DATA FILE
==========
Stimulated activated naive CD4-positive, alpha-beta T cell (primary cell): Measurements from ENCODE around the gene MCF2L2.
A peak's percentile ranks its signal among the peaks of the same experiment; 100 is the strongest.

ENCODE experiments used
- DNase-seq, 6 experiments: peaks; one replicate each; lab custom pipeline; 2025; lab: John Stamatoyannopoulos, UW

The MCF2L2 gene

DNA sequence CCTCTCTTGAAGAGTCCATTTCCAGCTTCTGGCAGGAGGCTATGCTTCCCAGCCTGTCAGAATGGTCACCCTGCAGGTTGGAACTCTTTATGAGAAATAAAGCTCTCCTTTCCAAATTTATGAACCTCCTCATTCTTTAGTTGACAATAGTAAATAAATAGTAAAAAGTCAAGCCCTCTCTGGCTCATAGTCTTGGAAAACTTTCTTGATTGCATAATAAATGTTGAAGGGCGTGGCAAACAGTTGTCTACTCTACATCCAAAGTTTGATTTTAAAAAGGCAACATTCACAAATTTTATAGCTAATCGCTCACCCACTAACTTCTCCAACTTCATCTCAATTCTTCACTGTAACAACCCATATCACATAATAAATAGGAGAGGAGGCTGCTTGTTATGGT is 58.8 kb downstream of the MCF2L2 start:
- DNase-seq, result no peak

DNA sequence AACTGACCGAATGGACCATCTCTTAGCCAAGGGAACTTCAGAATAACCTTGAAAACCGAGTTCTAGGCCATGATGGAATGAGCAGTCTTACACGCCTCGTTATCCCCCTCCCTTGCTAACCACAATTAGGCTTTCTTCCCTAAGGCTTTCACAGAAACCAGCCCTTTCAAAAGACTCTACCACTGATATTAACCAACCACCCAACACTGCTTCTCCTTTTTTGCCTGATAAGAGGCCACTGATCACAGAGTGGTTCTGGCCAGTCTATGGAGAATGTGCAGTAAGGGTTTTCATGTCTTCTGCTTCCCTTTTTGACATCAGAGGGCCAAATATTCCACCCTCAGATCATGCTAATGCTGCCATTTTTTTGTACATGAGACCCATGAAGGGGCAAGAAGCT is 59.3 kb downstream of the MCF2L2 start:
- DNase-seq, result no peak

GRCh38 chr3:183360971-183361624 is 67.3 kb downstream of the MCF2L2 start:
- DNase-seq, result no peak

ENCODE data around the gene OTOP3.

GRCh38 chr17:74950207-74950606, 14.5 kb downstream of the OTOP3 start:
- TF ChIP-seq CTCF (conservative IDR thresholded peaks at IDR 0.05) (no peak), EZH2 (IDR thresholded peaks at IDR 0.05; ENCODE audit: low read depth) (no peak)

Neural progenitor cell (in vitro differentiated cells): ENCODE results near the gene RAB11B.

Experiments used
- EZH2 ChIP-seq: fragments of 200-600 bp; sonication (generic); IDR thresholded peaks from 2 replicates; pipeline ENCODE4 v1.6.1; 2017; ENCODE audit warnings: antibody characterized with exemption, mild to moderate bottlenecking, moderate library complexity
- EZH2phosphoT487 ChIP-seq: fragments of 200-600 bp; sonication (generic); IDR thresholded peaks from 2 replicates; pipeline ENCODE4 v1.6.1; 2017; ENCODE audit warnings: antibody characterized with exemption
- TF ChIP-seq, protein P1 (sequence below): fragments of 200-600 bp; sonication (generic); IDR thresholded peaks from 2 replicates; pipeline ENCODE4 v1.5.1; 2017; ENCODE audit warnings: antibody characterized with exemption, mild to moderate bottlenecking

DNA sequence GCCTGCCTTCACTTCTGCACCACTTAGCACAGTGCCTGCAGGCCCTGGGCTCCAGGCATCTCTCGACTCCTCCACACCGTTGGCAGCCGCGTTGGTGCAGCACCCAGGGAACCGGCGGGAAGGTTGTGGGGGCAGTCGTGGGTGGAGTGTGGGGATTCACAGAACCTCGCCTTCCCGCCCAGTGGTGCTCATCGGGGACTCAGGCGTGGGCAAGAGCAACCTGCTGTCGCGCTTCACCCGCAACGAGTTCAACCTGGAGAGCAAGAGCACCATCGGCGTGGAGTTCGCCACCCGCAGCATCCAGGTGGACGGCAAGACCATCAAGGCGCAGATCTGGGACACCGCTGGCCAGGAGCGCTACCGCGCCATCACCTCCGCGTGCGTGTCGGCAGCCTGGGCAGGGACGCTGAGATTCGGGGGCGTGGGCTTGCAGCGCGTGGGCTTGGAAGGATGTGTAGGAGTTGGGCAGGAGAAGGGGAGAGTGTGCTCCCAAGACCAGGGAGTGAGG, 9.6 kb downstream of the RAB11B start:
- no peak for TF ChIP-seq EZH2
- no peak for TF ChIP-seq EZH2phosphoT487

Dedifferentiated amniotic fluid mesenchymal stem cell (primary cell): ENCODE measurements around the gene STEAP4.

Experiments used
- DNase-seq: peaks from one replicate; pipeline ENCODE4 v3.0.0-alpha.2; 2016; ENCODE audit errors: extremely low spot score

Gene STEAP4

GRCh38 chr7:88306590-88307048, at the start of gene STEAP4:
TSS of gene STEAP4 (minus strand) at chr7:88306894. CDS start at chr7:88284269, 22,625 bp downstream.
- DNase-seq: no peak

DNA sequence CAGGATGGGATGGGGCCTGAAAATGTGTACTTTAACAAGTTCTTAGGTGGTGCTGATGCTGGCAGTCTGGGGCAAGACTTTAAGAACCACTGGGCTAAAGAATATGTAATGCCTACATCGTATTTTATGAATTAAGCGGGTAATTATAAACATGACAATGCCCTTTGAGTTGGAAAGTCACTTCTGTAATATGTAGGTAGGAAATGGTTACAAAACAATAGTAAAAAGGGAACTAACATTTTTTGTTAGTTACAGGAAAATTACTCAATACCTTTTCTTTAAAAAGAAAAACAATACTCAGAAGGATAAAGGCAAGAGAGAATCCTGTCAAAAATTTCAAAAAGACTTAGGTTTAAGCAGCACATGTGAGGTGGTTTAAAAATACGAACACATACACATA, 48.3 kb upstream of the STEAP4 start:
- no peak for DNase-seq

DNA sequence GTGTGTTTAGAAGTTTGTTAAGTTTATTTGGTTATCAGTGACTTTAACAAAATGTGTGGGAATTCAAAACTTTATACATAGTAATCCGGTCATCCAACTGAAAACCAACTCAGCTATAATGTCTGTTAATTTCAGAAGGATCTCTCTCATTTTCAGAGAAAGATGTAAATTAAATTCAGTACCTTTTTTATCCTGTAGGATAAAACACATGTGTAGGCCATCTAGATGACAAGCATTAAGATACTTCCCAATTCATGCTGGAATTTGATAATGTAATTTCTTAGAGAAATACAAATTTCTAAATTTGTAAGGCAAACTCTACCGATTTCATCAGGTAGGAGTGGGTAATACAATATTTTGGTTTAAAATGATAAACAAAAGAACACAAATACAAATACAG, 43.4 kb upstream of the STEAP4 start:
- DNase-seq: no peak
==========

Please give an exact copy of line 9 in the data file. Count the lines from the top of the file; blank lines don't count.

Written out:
- DNase-seq, result no peak